Although the men planned to clear the stream, they first needed to clear away debris and fallen trees that were in their path. They planned to be at the site all day. After unloading the machine from the trailer, the provisional equipment operator took over the mini excavator. He had problems trying to move the downed trees, due to his inexperience. The site supervisor directed that the victim take over and the provisional operator observe him. A fallen tree, 28 feet long and 12 inches in diameter, was across their path, about 25 feet from the stream. The trunk was lying on the ground, with its upper branches still attached, making it too heavy to move by hand. They had no chain saw to use to cut the tree into smaller sections. The deceased used the excavator bucket to pick up the tree trunk. He cradled it at the junction of the bucket and arm of the machine, with the bucket curled in a loading position. The boom was raised to a position greater than 90 degrees, with the teeth of the bucket approximately level with the base of the boom. The tree trunk was at least 8 feet above the ground. The operator was reportedly lowering the boom to put the tree trunk in a more maneuverable position. When the machine moved, the tree trunk slipped off the bucket. The jagged-edged trunk crashed end-first through the front window, just catching the top of the cab and breaking the glass into the cab. It pushed against the hand controls and the victim. He was pinned against the rear window of the cab. Since the excavator had been rotated, the action of the tree trunk pushing against the controls caused the excavator to move forward, increasing the force of the log against the victim. The operator was forced back and upward; his back pushed out the rear window while his co-workers watched helplessly.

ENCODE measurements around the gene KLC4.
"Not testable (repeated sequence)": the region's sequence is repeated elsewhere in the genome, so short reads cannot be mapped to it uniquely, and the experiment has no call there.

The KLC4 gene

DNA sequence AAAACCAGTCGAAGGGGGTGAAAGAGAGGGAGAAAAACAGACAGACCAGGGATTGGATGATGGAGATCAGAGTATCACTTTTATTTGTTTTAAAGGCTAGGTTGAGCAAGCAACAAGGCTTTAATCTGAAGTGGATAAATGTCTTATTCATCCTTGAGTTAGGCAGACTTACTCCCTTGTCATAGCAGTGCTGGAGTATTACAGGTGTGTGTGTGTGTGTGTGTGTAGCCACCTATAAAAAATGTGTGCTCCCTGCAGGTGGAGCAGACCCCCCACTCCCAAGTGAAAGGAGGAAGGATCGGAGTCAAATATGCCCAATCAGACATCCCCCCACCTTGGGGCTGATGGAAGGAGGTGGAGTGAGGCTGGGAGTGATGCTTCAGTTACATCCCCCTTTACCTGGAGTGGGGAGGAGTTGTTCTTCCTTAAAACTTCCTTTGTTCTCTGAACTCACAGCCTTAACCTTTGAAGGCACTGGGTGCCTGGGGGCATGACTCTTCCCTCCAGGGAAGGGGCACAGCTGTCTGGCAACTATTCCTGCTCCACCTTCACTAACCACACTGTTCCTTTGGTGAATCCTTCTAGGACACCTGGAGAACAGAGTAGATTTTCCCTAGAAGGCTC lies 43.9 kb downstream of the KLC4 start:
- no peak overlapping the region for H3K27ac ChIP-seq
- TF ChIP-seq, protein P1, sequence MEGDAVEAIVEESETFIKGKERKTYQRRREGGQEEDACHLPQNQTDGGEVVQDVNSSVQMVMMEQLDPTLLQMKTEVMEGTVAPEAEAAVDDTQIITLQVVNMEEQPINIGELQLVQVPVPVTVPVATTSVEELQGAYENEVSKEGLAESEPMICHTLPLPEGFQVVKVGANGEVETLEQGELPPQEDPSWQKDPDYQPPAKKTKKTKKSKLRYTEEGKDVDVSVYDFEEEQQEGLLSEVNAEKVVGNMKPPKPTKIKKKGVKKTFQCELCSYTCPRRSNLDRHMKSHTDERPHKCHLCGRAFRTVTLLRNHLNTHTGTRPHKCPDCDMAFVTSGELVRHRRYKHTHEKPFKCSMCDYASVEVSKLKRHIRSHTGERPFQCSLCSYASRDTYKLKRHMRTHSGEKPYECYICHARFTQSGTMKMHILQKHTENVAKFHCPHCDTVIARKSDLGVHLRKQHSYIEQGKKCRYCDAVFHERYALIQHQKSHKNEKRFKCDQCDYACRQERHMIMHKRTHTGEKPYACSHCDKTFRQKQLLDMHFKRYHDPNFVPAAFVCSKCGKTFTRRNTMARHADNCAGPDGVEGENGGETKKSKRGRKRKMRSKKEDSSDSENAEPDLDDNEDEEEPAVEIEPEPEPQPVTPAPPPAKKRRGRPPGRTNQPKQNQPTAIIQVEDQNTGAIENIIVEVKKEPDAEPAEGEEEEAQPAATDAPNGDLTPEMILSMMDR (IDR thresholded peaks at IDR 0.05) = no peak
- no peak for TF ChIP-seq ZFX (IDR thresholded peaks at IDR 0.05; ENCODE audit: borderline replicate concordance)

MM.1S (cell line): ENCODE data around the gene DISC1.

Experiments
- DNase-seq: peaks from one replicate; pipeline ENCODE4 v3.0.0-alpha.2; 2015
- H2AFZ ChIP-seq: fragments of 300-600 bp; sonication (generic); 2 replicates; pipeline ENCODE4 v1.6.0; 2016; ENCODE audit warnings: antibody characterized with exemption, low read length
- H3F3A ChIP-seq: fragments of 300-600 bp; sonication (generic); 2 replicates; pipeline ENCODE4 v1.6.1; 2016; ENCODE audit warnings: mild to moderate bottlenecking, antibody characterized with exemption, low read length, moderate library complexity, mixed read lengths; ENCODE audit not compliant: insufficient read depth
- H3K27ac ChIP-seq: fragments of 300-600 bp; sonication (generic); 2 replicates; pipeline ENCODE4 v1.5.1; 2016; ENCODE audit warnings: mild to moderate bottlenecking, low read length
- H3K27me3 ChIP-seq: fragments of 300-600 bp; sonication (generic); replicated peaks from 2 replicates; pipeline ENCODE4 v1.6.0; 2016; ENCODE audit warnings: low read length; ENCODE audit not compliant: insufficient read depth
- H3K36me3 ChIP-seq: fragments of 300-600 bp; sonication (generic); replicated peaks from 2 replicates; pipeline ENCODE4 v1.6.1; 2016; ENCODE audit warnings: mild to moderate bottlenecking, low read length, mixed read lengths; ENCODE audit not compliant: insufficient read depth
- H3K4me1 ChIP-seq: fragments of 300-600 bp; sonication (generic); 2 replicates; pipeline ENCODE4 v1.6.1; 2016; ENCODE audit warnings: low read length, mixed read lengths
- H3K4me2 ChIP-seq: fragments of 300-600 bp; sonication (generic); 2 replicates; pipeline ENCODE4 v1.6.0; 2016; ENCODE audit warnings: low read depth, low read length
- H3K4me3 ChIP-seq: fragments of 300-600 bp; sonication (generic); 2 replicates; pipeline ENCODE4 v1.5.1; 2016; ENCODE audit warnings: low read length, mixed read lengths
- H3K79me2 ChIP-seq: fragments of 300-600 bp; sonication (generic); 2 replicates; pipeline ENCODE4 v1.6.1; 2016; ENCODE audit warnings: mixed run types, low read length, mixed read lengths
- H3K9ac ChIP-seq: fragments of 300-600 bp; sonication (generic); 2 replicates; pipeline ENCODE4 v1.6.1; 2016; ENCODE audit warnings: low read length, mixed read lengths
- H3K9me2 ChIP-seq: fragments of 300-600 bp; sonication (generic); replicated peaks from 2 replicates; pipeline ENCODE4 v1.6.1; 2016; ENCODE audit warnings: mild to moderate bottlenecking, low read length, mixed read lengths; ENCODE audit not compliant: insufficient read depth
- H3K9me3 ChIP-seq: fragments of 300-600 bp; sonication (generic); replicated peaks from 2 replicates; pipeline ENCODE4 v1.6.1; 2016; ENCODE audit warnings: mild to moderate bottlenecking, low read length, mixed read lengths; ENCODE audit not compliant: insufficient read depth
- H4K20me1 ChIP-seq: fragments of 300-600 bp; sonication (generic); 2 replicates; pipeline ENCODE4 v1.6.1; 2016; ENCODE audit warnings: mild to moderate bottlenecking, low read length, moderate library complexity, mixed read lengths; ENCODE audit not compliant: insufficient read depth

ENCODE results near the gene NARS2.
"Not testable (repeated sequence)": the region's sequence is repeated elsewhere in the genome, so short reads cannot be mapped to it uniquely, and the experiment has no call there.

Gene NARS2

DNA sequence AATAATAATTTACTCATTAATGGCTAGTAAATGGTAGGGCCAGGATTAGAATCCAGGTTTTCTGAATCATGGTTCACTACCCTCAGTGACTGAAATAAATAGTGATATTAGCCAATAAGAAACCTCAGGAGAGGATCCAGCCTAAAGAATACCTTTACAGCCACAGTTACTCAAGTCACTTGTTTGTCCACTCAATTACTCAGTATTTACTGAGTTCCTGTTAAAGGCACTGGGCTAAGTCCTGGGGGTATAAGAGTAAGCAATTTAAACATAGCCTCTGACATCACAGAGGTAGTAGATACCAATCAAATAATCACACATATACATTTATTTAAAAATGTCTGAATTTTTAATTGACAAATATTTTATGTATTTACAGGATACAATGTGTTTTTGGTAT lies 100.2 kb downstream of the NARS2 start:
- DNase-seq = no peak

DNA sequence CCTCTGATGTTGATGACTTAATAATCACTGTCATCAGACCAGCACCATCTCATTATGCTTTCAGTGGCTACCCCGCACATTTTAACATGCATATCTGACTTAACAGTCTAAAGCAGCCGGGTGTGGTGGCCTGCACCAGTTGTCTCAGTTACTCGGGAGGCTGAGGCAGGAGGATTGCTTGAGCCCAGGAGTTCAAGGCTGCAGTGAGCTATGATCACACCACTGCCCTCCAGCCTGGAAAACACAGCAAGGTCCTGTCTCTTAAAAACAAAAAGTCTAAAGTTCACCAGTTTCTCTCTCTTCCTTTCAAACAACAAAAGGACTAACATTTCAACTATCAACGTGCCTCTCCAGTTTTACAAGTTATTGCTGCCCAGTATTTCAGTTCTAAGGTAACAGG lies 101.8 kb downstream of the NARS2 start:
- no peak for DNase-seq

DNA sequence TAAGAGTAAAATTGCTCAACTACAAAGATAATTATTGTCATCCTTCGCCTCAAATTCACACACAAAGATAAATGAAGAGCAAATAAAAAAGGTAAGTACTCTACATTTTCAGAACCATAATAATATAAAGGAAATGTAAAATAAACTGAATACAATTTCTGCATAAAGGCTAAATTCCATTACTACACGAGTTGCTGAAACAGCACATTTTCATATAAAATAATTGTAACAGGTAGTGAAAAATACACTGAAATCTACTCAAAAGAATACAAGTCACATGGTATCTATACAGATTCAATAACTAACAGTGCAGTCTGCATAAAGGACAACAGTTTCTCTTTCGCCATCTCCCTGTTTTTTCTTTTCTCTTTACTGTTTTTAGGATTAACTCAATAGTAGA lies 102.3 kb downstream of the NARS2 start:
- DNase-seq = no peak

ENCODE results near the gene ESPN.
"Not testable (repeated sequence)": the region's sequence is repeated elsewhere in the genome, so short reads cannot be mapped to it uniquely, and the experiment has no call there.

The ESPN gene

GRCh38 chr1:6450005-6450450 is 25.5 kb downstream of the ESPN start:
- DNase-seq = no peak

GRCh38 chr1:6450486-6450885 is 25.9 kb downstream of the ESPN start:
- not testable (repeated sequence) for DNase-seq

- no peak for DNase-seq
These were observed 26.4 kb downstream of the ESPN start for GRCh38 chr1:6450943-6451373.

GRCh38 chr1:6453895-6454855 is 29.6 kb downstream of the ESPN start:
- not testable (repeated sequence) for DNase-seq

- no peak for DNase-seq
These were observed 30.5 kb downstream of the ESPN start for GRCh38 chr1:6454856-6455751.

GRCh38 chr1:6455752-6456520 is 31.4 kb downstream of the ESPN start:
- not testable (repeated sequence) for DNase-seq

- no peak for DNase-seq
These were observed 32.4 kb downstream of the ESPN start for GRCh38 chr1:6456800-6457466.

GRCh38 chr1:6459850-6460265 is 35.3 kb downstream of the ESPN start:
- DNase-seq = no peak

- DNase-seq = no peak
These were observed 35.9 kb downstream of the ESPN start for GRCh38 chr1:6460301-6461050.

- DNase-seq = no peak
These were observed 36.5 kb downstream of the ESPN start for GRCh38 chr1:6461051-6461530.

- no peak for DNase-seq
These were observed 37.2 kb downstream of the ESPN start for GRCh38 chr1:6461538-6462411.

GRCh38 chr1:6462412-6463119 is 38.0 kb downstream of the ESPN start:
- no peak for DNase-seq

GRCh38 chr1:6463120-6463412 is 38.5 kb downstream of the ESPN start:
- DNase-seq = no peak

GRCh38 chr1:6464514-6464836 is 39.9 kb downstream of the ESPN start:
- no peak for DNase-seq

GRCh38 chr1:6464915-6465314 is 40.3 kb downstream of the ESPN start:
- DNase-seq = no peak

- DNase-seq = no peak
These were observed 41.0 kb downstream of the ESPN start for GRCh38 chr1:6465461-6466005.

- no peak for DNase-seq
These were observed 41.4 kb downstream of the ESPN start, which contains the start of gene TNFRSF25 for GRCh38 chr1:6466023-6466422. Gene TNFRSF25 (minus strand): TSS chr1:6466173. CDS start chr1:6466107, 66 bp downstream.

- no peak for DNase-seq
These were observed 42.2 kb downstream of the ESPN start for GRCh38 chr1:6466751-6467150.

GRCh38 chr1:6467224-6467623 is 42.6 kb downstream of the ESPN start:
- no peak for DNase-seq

While one colleague called for assistance on their two-way radio at 9:30 a.m., another attempted to shut off the machine. He climbed up on the moving track but was thrown off. He climbed up again and reached into the cab to turn the key in the ignition to the off position. A worker tried, unsuccessfully, to dislodge the 6½ foot long section of the tree trunk that had entered the cab. Police arrived at the scene first, followed by emergency workers. DPW supervisors returned to the site as soon as they heard the call. Approximately fifty people responded to the emergency call. A firefighter used a chain saw to cut the tree trunk during the rescue process. The victim was pronounced dead at the scene shortly after 10 a.m.